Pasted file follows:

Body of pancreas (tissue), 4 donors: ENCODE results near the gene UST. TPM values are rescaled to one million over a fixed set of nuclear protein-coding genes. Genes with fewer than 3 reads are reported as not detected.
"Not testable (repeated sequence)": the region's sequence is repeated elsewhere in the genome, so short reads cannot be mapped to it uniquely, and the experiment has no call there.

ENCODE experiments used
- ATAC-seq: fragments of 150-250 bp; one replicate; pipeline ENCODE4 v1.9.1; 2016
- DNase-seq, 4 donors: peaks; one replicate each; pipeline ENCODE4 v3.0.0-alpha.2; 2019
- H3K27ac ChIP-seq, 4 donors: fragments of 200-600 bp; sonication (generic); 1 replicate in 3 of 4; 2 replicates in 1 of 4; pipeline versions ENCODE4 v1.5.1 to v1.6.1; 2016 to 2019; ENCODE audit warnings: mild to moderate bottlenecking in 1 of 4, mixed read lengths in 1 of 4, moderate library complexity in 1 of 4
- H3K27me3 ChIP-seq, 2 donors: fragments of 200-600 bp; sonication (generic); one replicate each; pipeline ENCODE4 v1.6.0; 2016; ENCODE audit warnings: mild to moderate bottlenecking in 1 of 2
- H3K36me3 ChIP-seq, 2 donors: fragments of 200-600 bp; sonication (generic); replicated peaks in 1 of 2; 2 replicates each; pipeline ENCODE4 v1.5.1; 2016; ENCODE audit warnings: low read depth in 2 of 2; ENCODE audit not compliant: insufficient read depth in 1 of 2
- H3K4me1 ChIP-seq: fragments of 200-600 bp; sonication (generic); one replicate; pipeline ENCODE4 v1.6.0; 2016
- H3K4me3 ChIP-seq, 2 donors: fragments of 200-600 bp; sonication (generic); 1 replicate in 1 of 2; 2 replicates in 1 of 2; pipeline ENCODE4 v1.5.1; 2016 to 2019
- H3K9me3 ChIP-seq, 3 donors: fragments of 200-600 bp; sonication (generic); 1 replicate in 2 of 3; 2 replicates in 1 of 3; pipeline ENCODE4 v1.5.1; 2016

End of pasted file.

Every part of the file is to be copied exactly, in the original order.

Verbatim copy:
Body of pancreas (tissue), 4 donors: ENCODE results near the gene UST. TPM values are rescaled to one million over a fixed set of nuclear protein-coding genes. Genes with fewer than 3 reads are reported as not detected.
"Not testable (repeated sequence)": the region's sequence is repeated elsewhere in the genome, so short reads cannot be mapped to it uniquely, and the experiment has no call there.

ENCODE experiments used
- ATAC-seq: fragments of 150-250 bp; one replicate; pipeline ENCODE4 v1.9.1; 2016
- DNase-seq, 4 donors: peaks; one replicate each; pipeline ENCODE4 v3.0.0-alpha.2; 2019
- H3K27ac ChIP-seq, 4 donors: fragments of 200-600 bp; sonication (generic); 1 replicate in 3 of 4; 2 replicates in 1 of 4; pipeline versions ENCODE4 v1.5.1 to v1.6.1; 2016 to 2019; ENCODE audit warnings: mild to moderate bottlenecking in 1 of 4, mixed read lengths in 1 of 4, moderate library complexity in 1 of 4
- H3K27me3 ChIP-seq, 2 donors: fragments of 200-600 bp; sonication (generic); one replicate each; pipeline ENCODE4 v1.6.0; 2016; ENCODE audit warnings: mild to moderate bottlenecking in 1 of 2
- H3K36me3 ChIP-seq, 2 donors: fragments of 200-600 bp; sonication (generic); replicated peaks in 1 of 2; 2 replicates each; pipeline ENCODE4 v1.5.1; 2016; ENCODE audit warnings: low read depth in 2 of 2; ENCODE audit not compliant: insufficient read depth in 1 of 2
- H3K4me1 ChIP-seq: fragments of 200-600 bp; sonication (generic); one replicate; pipeline ENCODE4 v1.6.0; 2016
- H3K4me3 ChIP-seq, 2 donors: fragments of 200-600 bp; sonication (generic); 1 replicate in 1 of 2; 2 replicates in 1 of 2; pipeline ENCODE4 v1.5.1; 2016 to 2019
- H3K9me3 ChIP-seq, 3 donors: fragments of 200-600 bp; sonication (generic); 1 replicate in 2 of 3; 2 replicates in 1 of 3; pipeline ENCODE4 v1.5.1; 2016